(And I like Muppets too.)

I Am A Christian.

I swear like a sailor and I drink like a fish.

I believe in heaven.

I also believe in the devil.

(you can’t really have one without the other.)

I Am A Christian.

I only say “I’ll pray for you” if I know hearing that makes you feel better.

(the rest of the time, I’m still praying for you, I’m just not saying it to your face.)

I don’t raise my hands when we’re singing songs in church.

Half the time I’m not singing.

But I’m still standing up.

Because I Am A Christian.

And I go to church even when I don’t feel like it.

Even when I’m pissed off at God.

(which is a lot lately)

I show up.

Woody Allen says 80 percent of success is showing up.

So I show up.

I stand in the aisles and I don’t raise my hands during the songs, and I don’t sing, but I’m there.

(I also tithe 10 percent)

Because I Am A Christian

I get pissed with God.

I shout and scream and metaphorically throw things.

Sometimes I drop the F bomb in His general direction.

And He still loves me.

So I don’t turn my back on Him.

Even if I don’t hear Him.

Even if He doesn’t talk to me.

It doesn’t mean He’s not there, or that He doesn’t care.

It means I’ll understand later.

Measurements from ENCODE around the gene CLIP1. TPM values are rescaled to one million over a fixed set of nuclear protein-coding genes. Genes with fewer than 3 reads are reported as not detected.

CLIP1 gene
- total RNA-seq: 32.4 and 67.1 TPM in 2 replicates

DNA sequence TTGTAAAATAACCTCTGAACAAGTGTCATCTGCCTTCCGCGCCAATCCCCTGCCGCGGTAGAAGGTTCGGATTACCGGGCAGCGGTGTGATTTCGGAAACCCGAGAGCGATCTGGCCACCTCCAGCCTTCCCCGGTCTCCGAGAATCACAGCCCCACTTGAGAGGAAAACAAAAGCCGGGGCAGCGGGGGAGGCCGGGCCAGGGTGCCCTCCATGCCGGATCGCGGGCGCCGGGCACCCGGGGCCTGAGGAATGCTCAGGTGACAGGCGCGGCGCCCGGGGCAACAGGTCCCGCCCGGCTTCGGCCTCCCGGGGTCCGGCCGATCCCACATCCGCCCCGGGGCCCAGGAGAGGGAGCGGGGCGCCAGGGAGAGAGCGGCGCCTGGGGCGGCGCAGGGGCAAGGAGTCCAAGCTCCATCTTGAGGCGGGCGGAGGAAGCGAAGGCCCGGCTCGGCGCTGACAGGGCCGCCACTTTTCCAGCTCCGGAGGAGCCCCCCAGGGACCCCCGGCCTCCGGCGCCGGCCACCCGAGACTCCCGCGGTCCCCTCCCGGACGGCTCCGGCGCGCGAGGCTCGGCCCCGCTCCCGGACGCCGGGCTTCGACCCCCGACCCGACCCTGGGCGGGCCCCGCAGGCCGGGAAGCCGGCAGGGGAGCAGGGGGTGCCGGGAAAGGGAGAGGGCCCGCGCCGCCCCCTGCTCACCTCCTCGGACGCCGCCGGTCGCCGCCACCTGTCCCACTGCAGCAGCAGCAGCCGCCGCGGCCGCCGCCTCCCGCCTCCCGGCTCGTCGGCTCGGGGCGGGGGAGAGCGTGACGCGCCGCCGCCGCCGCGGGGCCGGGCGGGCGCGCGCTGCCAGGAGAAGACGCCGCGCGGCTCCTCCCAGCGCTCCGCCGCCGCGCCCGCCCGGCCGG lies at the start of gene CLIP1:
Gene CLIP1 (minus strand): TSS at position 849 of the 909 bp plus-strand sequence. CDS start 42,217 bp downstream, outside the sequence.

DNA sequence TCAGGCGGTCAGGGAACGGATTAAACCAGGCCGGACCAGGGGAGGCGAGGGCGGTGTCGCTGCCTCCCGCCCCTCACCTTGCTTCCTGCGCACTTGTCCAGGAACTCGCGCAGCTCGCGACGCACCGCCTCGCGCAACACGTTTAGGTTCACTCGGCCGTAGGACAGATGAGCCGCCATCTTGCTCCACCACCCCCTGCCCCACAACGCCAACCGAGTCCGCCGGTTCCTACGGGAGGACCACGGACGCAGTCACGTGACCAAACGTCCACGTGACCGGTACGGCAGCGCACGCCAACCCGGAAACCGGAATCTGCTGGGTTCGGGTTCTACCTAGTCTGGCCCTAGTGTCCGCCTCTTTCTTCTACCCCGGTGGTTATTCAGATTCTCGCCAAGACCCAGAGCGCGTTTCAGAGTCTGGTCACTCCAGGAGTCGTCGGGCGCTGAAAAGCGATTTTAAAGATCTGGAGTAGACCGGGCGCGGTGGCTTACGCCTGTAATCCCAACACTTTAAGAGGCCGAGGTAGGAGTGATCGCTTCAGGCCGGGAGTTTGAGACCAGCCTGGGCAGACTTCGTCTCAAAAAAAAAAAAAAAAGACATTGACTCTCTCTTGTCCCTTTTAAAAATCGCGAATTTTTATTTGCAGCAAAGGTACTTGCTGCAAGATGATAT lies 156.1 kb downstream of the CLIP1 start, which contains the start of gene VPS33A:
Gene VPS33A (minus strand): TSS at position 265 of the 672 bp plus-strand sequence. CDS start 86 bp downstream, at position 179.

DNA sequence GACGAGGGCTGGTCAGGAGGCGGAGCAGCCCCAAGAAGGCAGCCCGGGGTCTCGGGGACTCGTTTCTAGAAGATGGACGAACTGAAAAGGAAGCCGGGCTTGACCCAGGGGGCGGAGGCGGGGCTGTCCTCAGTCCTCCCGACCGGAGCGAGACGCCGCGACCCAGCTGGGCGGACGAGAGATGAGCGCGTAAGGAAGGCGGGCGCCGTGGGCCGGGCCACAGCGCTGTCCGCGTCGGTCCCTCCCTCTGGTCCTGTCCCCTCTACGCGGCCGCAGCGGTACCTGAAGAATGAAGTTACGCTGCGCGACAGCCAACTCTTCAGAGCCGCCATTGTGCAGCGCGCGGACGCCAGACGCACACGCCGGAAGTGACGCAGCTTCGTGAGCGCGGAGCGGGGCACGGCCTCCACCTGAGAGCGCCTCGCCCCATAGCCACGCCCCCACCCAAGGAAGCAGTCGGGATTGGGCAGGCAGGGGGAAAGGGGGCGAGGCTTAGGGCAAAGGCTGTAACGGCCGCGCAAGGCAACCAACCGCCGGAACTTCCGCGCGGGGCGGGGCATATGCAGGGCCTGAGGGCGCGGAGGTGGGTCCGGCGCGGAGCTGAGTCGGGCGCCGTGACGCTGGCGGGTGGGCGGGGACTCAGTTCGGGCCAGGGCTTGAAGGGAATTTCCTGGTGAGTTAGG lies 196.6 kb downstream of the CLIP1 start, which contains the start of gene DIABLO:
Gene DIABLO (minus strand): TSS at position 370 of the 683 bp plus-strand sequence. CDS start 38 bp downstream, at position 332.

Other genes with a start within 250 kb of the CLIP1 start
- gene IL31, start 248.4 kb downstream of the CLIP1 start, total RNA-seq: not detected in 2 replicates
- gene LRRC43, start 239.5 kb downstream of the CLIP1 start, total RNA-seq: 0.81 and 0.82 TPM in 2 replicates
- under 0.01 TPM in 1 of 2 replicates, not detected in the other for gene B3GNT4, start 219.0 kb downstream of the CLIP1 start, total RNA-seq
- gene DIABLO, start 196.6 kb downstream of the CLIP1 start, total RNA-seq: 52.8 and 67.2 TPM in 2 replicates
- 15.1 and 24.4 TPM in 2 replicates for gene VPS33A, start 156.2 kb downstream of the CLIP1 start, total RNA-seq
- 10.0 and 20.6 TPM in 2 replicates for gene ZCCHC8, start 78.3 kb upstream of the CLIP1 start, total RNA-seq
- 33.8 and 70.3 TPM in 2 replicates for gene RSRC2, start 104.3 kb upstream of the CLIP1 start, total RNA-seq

I’m not getting out of the ring.

God’s gonna have to do something with me, because I’m not getting out of the ring.

I am all of this and so much much more.

I Am A Christian.

And This Is What I Believe.

Monday, October 03, 2011

Hops

The last time I hung out with Basil Diva Dog and Ginger Puppy in July and August, there was a full moon on one of the nights during my stay. It shone through the window in the master bedroom, and bathed a patch of floor with nifty moonlight. Ginger Puppy liked it so much she decided to sleep there (she also could catch the breeze coming through.) And it was so lovely I decided to join her on the floor with a pillow for a little while. Amy and Ginger Puppy, sleeping in a patch of moonlight. Which is where we stayed until Basil Diva Dog woke us both up with a start with his very loud knocking around trying to get out of his crate.

I visited Ginger Puppy on Sunday at the animal hospital. I had noticed that she wasn’t eating much during the last few days of my stay with her in August, and alerted her daddies Albert and Abbot that they may want to take her to get a check up. This was how we found out that she had what was eventually diagnosed as IMHA (immune mediated hemolytic anemia.)